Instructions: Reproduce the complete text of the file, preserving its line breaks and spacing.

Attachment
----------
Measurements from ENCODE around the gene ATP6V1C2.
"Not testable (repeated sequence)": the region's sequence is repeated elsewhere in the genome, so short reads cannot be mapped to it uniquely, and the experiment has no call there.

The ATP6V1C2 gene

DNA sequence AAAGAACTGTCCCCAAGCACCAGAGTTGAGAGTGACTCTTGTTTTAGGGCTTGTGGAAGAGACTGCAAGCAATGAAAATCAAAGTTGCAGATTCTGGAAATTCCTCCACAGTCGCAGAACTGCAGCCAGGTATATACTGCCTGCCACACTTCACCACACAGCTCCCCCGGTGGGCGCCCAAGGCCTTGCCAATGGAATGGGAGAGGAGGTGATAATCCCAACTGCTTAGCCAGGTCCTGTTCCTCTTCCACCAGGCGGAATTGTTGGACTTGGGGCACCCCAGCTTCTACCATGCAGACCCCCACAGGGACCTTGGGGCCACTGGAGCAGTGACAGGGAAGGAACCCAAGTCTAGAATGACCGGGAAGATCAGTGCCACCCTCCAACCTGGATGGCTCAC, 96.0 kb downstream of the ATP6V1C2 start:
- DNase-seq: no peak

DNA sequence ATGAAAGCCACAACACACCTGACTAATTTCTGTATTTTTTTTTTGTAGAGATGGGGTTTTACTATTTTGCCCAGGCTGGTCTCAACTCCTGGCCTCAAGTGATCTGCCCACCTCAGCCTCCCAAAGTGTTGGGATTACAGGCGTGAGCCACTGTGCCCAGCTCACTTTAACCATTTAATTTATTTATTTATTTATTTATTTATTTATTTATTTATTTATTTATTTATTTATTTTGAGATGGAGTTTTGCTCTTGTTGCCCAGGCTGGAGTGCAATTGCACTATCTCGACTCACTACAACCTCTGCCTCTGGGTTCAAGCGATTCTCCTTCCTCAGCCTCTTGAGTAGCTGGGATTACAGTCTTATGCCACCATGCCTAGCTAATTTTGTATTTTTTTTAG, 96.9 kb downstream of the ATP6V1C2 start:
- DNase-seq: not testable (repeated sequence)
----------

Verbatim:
Measurements from ENCODE around the gene ATP6V1C2.
"Not testable (repeated sequence)": the region's sequence is repeated elsewhere in the genome, so short reads cannot be mapped to it uniquely, and the experiment has no call there.

The ATP6V1C2 gene

DNA sequence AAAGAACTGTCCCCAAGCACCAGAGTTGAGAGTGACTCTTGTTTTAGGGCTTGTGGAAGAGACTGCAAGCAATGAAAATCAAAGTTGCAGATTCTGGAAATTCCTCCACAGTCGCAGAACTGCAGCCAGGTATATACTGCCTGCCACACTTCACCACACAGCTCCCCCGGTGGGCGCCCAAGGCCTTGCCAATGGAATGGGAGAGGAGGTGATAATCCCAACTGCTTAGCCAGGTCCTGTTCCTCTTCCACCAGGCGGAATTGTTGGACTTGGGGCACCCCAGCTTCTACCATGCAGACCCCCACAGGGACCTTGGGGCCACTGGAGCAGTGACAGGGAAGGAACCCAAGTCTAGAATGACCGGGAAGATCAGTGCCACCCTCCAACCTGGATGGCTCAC, 96.0 kb downstream of the ATP6V1C2 start:
- DNase-seq: no peak

DNA sequence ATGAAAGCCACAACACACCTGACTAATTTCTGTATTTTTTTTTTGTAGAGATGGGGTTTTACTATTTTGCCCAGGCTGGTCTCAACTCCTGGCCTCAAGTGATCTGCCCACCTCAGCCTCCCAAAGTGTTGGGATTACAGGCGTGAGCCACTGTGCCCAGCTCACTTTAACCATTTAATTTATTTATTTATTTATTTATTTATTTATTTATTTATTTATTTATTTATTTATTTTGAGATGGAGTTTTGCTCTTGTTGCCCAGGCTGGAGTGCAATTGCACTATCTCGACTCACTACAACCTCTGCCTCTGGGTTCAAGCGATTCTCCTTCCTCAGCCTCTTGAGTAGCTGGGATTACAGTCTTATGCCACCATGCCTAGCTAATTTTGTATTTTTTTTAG, 96.9 kb downstream of the ATP6V1C2 start:
- DNase-seq: not testable (repeated sequence)